First, you should work with your team to develop an up-to-date inventory of all the chemicals used in your workplace, including chemicals used during production, performing service tasks, and during cleaning and maintenance operations. This should include information about how the chemical is made, handled, stored, disposed, or transported. You should also describe the function the chemical performs, as well as the physical form of the chemical, the frequency and duration of the chemical use, and the quantity of the chemical used. It is important to understand whether the use of the chemical is actually necessary in your operation. The safety data sheets (SDSs) required for hazardous chemicals under OSHA's Hazard Communication standard (29 CFR 1910.1200(g)(1)) can provide a helpful starting point for your inventory; however, ensure your inventory is updated so that it includes all uses of all chemicals in your workplace, and ensure your supplier has provided you with a manufacturer’s SDS for each chemical. Incomplete SDSs or SDSs that do not include information about ingredients below a certain concentration are good examples of why all chemicals, not just those classified as "hazardous," should be inventoried in this step. The chemical use inventory can be as simple as a list or spreadsheet or as sophisticated as a process flow diagram. A process flow diagram graphically illustrates the chemical inputs, products, and non-product output streams for a particular manufacturing process and may point out upstream changes that could help reduce or eliminate the use of hazardous chemicals. While it may be easier to compile information about chemicals used in the processes in your workplace, it is also important to know which chemicals are contained in products used by workers and the hazards associated with them. Workers in non-manufacturing industries – such as cleaners, plumbers, floor installers, and construction workers –encounter chemicals in such products on a regular basis.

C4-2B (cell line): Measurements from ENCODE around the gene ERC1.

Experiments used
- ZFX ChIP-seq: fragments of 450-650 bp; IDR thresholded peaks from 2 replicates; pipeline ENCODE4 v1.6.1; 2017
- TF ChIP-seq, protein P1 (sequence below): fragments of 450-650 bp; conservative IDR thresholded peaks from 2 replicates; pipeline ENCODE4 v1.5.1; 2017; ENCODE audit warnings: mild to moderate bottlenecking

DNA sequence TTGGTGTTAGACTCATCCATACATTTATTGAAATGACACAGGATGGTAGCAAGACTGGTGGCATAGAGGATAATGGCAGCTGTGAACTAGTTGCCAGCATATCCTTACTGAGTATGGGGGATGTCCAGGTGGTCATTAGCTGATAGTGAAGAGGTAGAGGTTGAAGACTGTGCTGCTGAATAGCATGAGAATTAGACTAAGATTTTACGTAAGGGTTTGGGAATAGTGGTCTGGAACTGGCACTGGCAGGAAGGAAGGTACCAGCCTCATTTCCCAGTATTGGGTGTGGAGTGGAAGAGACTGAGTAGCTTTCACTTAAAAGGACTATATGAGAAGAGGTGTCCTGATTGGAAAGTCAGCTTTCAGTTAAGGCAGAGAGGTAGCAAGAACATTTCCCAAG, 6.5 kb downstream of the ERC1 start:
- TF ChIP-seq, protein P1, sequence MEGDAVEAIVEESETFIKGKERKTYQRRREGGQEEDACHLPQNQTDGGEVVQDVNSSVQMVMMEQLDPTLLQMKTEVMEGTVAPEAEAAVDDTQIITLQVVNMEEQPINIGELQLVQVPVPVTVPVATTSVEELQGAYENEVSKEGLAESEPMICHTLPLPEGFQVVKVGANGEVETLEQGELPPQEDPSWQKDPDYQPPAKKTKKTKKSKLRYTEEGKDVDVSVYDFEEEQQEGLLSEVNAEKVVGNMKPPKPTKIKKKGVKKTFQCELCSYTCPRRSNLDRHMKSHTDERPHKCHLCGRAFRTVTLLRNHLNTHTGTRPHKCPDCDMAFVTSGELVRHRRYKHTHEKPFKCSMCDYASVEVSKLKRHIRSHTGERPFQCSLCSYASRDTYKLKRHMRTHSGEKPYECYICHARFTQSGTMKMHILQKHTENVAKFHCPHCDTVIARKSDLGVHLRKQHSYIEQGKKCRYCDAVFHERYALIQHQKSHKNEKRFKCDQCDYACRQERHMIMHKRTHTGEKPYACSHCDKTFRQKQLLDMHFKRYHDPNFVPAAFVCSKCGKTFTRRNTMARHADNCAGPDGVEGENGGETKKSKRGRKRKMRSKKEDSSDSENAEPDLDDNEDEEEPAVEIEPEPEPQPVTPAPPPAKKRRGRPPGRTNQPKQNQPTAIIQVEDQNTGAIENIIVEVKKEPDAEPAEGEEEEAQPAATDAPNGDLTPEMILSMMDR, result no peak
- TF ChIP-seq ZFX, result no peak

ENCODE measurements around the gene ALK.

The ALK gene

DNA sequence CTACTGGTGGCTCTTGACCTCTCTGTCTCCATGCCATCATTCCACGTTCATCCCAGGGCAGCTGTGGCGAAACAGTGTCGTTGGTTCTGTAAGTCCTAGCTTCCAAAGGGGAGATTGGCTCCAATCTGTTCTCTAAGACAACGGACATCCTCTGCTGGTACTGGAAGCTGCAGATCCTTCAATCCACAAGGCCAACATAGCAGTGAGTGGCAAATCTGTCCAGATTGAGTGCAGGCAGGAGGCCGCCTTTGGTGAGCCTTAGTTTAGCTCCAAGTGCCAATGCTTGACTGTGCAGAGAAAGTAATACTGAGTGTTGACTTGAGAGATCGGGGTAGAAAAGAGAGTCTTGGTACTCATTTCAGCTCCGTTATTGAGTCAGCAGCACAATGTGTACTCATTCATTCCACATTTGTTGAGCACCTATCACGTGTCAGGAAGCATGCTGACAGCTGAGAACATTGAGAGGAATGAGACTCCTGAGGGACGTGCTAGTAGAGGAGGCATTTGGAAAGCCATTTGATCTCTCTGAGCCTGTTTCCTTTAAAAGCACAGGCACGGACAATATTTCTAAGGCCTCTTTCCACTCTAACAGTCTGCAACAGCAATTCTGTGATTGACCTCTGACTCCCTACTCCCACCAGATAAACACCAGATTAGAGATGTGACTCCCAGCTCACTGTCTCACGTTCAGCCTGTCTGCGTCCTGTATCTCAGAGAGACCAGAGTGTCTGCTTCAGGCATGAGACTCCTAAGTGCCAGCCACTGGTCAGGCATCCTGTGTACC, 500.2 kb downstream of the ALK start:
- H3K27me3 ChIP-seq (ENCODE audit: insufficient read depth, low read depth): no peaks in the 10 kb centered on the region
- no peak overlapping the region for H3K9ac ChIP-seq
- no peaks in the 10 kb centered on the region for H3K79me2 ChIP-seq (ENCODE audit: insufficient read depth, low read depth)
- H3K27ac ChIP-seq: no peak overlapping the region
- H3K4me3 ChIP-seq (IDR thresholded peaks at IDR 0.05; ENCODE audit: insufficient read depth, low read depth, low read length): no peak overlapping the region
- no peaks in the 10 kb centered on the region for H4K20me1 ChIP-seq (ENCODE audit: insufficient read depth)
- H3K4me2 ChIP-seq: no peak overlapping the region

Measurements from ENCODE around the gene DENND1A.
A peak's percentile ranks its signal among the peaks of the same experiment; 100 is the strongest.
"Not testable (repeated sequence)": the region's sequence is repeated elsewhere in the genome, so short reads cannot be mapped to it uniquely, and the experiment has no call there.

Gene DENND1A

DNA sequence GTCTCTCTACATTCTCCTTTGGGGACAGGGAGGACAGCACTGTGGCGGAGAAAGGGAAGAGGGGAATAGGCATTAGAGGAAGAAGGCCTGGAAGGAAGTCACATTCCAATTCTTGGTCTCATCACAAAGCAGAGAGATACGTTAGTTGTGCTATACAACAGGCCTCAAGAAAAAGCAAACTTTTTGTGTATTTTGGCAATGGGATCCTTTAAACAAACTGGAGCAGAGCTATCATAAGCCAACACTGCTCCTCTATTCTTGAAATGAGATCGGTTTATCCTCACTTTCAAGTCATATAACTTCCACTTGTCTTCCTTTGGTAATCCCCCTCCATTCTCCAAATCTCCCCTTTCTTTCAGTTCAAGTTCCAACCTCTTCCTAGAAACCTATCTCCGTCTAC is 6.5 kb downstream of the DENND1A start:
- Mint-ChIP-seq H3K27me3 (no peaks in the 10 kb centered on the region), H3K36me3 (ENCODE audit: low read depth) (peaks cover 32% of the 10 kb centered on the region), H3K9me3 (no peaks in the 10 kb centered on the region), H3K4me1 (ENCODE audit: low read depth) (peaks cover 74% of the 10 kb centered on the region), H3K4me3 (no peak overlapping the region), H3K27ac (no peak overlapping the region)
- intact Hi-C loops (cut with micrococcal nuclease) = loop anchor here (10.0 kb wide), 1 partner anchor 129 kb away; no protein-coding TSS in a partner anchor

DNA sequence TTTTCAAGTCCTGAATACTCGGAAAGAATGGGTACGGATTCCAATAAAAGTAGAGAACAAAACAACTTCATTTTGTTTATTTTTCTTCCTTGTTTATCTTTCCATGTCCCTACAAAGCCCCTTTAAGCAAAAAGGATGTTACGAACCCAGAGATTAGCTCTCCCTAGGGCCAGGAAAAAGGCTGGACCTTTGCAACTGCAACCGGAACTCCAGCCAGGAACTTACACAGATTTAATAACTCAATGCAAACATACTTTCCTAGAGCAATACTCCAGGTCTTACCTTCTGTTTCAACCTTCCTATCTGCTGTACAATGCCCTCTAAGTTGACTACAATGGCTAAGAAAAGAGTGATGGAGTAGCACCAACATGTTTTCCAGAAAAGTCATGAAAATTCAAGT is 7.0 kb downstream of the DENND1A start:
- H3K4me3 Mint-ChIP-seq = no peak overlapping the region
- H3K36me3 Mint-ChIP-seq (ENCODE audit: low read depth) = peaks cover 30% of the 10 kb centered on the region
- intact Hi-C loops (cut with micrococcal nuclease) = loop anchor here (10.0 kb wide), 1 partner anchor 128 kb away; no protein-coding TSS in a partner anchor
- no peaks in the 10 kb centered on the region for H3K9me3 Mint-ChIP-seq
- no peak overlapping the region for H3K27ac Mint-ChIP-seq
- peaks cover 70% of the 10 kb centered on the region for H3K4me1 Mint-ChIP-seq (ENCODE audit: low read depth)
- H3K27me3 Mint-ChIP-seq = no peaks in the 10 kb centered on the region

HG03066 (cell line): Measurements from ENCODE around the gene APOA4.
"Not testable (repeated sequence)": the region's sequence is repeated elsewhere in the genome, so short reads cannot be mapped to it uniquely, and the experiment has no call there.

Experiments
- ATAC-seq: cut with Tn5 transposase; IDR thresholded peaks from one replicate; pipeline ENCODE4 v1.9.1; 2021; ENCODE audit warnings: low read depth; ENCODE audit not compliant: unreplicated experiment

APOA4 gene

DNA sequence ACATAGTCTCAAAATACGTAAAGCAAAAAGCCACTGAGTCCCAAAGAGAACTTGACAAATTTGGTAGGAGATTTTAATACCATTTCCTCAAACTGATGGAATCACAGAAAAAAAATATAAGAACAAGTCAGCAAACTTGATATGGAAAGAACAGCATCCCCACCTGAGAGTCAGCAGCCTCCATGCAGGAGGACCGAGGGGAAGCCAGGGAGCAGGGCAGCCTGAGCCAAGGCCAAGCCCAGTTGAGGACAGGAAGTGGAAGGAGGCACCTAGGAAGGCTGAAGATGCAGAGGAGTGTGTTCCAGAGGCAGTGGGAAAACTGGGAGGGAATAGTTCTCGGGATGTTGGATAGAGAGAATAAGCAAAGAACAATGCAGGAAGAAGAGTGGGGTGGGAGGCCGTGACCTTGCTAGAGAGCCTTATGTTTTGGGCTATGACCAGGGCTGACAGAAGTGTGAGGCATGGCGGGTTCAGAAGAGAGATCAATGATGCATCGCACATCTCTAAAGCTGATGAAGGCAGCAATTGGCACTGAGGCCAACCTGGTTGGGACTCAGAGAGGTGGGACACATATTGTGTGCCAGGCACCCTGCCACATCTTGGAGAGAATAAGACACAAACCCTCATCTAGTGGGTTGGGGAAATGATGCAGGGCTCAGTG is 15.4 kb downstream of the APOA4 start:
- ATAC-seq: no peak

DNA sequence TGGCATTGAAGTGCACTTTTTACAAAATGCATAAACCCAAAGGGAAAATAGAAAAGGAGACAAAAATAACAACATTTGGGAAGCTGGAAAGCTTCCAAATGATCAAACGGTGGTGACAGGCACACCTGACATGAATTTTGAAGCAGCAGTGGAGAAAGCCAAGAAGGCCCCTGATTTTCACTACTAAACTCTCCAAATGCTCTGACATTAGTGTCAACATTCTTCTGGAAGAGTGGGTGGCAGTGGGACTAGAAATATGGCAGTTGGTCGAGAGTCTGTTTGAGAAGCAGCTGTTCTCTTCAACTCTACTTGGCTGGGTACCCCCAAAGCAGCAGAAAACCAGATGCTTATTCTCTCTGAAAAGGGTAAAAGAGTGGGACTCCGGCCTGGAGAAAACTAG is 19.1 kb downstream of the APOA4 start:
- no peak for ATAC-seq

Next, you should identify the hazards associated with the chemicals used in your workplace. This should be a rapid evaluation of the hazards using existing resources, rather than an in-depth assessment requiring interpretation of toxicological test results or other scientific literature. Cross-referencing chemicals in your workplace to those on restricted substances lists and reviewing the hazard categories listed on safety data sheets can help you identify the most hazardous chemicals. Other chemical databases, such as ChemHAT and RISCTOX can help you quickly identify the hazards associated with chemicals you use in the workplace.